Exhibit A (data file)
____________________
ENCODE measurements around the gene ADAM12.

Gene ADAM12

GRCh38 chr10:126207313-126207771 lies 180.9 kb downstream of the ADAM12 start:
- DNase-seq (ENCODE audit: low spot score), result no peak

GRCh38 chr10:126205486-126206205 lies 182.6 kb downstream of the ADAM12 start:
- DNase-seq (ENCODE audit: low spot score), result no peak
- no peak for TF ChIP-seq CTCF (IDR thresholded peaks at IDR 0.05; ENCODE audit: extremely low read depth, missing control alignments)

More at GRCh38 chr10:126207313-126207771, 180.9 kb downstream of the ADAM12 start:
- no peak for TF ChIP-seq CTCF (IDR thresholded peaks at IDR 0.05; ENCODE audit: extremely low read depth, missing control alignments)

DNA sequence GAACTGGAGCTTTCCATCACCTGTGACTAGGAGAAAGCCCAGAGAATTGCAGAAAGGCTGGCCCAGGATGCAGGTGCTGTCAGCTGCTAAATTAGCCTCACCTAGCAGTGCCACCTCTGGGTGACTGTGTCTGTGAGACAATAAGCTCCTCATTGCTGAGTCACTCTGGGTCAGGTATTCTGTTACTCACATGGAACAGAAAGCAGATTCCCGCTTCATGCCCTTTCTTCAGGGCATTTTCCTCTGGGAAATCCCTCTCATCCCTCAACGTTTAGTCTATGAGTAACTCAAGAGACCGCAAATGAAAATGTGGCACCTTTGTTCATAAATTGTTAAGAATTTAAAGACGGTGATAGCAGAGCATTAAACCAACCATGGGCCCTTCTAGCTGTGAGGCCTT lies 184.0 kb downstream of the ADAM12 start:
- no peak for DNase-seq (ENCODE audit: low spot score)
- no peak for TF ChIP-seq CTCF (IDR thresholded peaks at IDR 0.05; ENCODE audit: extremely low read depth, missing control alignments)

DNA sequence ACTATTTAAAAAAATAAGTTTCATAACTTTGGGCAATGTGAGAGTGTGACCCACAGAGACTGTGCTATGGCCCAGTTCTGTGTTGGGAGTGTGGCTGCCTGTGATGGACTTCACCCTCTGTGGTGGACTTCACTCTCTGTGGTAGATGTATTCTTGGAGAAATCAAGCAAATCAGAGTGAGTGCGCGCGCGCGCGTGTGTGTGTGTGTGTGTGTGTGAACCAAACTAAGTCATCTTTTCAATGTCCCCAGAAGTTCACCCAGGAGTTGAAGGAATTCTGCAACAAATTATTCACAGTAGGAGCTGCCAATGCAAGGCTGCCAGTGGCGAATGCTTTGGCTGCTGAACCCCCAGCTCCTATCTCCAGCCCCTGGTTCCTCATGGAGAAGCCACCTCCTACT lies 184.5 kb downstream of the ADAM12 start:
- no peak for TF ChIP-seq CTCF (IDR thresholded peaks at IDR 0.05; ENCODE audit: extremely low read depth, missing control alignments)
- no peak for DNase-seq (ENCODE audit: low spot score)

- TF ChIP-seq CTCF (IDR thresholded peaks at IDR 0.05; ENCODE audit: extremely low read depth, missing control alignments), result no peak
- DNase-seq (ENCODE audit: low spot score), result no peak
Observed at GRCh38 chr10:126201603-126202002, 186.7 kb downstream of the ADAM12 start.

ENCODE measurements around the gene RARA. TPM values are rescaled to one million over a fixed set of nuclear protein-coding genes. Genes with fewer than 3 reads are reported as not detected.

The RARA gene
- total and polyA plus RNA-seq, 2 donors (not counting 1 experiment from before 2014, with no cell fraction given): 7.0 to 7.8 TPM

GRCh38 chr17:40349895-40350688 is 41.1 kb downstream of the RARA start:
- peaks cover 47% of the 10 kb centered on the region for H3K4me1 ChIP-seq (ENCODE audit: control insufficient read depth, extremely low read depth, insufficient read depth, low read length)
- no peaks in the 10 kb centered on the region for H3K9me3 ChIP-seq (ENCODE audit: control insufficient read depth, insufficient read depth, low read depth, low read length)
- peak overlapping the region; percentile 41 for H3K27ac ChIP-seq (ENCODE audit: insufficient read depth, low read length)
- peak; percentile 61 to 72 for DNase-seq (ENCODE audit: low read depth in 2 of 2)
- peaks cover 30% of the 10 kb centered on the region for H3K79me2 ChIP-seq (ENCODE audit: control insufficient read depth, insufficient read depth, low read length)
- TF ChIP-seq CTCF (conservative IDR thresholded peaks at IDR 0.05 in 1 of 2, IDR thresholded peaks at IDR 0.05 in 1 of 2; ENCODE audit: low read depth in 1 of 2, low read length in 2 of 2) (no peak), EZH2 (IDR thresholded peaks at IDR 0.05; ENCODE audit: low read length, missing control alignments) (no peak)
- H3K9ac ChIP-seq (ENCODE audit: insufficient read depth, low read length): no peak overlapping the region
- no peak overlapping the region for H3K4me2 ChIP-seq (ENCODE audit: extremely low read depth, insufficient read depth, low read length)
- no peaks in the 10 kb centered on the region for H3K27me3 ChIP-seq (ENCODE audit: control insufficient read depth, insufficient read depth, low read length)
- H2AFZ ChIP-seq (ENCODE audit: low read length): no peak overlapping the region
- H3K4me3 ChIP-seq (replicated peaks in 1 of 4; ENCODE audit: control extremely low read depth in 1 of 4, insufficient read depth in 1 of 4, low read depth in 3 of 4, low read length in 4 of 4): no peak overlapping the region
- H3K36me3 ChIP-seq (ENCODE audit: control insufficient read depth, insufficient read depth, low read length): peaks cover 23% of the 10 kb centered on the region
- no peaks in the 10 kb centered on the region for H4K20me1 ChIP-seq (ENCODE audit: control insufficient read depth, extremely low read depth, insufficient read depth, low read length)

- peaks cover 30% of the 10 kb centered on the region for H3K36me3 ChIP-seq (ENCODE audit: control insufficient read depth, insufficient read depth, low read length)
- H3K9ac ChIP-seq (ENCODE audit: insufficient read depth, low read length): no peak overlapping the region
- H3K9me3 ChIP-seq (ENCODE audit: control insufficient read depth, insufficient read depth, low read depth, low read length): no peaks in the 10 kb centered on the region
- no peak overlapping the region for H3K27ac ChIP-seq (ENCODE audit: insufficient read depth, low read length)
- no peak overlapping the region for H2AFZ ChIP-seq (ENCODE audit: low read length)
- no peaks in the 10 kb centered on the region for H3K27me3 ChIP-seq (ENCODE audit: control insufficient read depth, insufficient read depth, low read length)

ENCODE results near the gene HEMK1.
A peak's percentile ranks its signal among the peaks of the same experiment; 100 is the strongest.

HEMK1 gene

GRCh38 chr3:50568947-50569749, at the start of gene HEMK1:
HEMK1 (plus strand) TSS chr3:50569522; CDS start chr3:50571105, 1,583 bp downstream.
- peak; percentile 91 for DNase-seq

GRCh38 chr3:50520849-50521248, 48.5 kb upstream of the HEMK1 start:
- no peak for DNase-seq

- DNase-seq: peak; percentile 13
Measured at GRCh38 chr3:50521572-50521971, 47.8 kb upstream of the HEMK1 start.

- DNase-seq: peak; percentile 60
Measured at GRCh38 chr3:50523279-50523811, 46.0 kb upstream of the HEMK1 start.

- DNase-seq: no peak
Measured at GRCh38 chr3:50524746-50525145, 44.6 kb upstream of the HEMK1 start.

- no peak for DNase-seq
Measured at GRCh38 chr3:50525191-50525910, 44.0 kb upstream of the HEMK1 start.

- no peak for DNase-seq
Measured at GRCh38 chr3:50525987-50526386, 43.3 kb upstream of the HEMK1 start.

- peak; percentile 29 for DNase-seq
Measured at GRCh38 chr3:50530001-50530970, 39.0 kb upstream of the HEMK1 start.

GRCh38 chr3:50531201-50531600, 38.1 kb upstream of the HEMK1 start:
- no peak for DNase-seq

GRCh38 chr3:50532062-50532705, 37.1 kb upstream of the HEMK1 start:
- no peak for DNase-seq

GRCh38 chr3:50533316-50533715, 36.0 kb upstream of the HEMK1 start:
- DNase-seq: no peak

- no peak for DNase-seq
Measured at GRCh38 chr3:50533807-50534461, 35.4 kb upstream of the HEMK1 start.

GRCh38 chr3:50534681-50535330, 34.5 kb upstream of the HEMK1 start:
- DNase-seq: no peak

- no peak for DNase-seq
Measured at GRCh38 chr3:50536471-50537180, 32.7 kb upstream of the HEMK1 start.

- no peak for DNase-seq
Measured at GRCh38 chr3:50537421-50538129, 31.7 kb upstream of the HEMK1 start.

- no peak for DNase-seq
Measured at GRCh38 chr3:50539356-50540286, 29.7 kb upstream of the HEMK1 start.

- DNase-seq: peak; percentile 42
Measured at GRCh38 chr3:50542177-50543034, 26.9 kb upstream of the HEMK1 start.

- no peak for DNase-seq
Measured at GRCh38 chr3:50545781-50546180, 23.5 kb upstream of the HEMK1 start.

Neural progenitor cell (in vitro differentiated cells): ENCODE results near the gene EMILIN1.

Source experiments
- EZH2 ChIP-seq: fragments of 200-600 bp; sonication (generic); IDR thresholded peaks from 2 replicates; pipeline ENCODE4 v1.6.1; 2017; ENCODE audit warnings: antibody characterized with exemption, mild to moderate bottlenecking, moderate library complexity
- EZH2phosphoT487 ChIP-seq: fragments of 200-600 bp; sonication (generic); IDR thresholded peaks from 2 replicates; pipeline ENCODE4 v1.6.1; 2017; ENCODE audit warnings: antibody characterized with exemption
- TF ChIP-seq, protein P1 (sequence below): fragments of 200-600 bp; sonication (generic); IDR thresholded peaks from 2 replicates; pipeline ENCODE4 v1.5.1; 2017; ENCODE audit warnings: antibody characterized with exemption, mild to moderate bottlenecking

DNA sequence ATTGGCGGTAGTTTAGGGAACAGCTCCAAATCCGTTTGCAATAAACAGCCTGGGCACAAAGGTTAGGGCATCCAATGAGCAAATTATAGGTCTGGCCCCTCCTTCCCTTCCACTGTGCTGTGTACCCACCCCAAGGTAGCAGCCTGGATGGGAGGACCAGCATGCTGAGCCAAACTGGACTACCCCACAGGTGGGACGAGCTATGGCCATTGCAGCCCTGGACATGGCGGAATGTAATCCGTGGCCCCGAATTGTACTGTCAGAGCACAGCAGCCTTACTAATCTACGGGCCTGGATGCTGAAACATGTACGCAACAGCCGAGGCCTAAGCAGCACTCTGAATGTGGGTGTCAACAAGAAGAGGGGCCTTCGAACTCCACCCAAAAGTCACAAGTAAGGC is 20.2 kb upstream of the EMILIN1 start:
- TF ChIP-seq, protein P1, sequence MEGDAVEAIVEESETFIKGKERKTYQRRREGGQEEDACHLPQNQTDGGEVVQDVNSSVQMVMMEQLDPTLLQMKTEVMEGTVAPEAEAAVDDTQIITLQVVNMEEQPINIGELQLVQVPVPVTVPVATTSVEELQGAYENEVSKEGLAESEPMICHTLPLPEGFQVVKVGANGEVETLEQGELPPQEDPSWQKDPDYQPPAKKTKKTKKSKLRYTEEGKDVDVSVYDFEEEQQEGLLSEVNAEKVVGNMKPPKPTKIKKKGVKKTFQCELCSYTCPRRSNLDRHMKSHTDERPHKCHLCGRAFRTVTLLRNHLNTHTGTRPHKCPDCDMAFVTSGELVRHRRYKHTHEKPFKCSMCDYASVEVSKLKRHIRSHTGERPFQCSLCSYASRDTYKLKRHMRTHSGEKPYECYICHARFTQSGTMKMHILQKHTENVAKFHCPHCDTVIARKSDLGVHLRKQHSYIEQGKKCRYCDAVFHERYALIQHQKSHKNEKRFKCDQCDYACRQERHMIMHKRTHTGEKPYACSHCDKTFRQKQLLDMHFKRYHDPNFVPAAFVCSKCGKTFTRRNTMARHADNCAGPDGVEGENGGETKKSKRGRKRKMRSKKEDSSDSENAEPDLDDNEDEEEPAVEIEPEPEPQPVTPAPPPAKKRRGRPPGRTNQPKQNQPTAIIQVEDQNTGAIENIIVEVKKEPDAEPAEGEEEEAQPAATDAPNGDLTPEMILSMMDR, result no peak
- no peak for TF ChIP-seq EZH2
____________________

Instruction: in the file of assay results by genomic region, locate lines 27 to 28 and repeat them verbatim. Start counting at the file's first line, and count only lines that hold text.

- peaks cover 30% of the 10 kb centered on the region for H3K79me2 ChIP-seq (ENCODE audit: control insufficient read depth, insufficient read depth, low read length)
- TF ChIP-seq CTCF (conservative IDR thresholded peaks at IDR 0.05 in 1 of 2, IDR thresholded peaks at IDR 0.05 in 1 of 2; ENCODE audit: low read depth in 1 of 2, low read length in 2 of 2) (no peak), EZH2 (IDR thresholded peaks at IDR 0.05; ENCODE audit: low read length, missing control alignments) (no peak)